OKC continues to receive top honors

More recently,
CNNMoney named Oklahoma City “Most Business-Friendly City” in the
United States, noting its low cost of living and booming oil and
natural gas industries. According to the report, more than 6,000
small businesses participated in a survey of the nation’s 40 largest
metro areas.

While the
methodologies of these “best” lists are not altogether
scientific, maintaining a presence on them is essential.

“You want to be
on as many ‘good’ lists as there are … because it reinforces that
there’s something going on,” says Roy Williams, president and CEO
of the Greater Oklahoma City Chamber. “It’s not unusual for a city
to be a one-time No. 1 and never be on the list again, but every
month, we’re pretty much on some No. 1 list, and when you can sustain
that over time, that’s what I think you consider making real
progress.”

CNNMoney reported
in June that a decade ago, 71% of graduates earning bachelor’s
degrees stayed in the Sooner State, but today, that number has
increased to 81%. More companies are moving to Oklahoma City, as
well. Boeing, for example, announced it will bring more than 1,500
employees from other states, while Continental Resources relocated
its headquarters to Oklahoma City earlier this year.

The report also
points to the city’s strong support for entrepreneurs with
organizations such as i2E.

“It sort of all
started back when Forbes named us the No. 1 most
recession-proof city … that was kind of the first major accolade we
got, and then it just seems like they never stopped after that,”
Williams says. “There are hardly any other metro cities, with the
exception of a city like Austin, Texas, that continue to get No. 1s
in accolades. To do it over a long period of time, and not just be a
blip on a radar screen, but to really sustain that momentum of job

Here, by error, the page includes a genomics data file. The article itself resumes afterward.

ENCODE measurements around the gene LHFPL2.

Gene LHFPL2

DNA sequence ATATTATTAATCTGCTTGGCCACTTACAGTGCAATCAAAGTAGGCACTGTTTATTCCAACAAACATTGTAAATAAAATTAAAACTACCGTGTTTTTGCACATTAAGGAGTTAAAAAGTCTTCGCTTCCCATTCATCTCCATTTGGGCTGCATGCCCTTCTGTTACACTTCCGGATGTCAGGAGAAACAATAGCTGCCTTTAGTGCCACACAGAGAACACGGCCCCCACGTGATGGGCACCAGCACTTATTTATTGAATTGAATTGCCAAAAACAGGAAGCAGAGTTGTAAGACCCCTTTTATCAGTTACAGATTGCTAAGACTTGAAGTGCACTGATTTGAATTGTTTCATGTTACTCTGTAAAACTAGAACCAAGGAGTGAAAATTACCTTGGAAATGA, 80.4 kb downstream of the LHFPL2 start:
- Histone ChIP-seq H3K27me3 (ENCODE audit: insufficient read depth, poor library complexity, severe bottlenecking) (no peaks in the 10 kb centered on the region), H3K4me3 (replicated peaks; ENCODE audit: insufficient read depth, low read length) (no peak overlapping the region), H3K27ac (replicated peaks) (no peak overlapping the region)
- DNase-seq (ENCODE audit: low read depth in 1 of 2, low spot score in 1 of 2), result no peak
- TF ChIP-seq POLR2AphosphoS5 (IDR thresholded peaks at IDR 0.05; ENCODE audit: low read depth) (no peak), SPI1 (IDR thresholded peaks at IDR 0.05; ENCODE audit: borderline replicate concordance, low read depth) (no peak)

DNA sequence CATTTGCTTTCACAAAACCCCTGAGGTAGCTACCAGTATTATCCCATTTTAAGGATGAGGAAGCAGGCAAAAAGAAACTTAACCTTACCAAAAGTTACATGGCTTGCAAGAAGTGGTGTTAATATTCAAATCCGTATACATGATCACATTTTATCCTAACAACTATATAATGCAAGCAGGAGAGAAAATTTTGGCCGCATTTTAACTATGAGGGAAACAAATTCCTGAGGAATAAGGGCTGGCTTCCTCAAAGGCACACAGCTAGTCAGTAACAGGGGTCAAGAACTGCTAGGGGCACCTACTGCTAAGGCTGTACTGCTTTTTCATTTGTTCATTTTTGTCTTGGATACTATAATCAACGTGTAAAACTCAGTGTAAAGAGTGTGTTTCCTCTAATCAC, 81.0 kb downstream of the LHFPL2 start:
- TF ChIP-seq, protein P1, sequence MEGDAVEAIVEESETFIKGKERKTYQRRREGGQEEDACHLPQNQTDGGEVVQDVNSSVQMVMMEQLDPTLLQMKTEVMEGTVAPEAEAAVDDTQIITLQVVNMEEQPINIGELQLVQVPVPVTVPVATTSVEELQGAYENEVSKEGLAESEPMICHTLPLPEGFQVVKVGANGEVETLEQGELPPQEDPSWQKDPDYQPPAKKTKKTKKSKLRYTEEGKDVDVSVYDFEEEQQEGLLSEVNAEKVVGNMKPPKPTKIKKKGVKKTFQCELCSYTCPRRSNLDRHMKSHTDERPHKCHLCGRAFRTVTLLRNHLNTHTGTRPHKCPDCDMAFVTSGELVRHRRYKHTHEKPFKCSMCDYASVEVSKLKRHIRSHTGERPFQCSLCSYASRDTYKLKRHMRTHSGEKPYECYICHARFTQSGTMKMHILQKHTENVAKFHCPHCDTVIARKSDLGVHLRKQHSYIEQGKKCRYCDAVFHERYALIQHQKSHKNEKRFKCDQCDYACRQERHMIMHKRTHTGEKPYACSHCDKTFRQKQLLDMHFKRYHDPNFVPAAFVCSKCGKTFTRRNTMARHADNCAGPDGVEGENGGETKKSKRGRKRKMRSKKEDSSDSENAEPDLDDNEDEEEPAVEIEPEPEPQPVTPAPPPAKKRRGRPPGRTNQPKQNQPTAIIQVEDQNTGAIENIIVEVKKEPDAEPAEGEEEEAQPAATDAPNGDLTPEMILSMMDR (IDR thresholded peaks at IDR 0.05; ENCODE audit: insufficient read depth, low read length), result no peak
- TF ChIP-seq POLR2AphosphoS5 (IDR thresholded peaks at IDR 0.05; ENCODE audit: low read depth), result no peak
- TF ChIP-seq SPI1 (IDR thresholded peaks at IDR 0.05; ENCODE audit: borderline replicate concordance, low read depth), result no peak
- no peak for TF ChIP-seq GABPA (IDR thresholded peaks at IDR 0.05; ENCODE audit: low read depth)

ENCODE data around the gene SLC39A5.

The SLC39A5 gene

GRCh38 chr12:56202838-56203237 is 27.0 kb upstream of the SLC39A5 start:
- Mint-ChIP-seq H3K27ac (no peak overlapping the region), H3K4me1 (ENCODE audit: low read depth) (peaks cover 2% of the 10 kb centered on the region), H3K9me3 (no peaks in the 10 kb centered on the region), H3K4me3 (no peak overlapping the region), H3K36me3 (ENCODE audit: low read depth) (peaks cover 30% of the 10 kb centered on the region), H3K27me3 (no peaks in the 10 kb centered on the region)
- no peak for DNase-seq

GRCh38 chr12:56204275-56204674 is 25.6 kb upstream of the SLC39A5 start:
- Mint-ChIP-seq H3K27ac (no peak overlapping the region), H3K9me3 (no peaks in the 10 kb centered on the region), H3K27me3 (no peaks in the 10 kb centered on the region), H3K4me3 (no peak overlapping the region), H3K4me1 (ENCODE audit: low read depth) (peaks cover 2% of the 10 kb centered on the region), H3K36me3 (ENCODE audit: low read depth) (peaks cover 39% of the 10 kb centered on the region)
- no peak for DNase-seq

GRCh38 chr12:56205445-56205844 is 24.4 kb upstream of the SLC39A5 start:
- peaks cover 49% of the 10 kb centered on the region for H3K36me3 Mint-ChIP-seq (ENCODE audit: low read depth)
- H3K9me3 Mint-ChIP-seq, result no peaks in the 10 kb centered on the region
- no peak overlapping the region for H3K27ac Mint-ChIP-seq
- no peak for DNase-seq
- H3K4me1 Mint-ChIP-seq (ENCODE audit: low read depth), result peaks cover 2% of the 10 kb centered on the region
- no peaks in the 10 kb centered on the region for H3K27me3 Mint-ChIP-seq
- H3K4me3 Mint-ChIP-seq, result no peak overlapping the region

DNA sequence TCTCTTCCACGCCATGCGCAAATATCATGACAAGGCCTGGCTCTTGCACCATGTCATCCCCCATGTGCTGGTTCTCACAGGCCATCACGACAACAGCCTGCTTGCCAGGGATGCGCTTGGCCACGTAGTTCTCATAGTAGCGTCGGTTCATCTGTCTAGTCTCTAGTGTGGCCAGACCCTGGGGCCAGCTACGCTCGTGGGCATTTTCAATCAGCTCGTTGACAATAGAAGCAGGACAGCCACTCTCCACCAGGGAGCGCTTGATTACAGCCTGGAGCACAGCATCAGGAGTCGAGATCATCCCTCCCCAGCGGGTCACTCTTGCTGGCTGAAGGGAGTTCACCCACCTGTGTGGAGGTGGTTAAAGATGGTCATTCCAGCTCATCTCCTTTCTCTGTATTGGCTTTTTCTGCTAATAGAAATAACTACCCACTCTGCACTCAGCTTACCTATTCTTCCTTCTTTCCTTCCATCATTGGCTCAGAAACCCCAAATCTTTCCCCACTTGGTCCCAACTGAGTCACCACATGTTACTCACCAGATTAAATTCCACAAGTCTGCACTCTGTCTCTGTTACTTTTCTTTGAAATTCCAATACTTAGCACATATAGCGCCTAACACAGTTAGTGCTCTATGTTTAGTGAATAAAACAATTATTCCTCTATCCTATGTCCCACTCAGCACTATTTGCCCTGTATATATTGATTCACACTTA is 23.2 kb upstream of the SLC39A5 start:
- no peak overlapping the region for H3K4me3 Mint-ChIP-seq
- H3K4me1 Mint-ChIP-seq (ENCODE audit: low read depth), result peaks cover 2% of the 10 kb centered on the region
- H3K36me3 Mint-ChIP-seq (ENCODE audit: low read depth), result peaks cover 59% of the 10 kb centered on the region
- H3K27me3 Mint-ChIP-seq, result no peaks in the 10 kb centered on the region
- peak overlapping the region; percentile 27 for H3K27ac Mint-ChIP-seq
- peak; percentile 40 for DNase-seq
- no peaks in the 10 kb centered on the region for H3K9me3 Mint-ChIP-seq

creation, even airport growth, as well as maintaining a low cost of
living and just that economic vibrance over such a long period of
time, is unusual.”

WHY NOW?

Williams says it’s
the culmination of several factors: MAPS and the money spent on
infrastructure and projects, which have led to a higher quality of
place, which, in turn, has led to corporate investment that the city
previously had not seen.

But the market
also has matured.

“This is a time
in Oklahoma City’s life when we were under-retailed,
under-office-spaced, under-commercialized, because we have a very
conservative development community,” he says. “So all of a
sudden, when per-capita income rose dramatically here, unemployment
went dramatically down, capital investment occurred, and it really
created some strong economic times … because we had this pent-up
demand that didn’t get met for a number of years just because of the
nature of the community.

“And as a
result,” he says, “it gave us phenomenal numbers, because what
hurt a lot of other metropolitan areas was they overbuilt. They had
more retail, more housing, more development than they could sustain.
We never had that. We were too conservative, and we didn’t have the
national development community come here and overheat our economy.
And our financial institutions were very conservative.”

What has helped is
Oklahoma City didn’t witness any major corporate downsizing, layoffs
or restructuring. It didn’t lose any major employers during the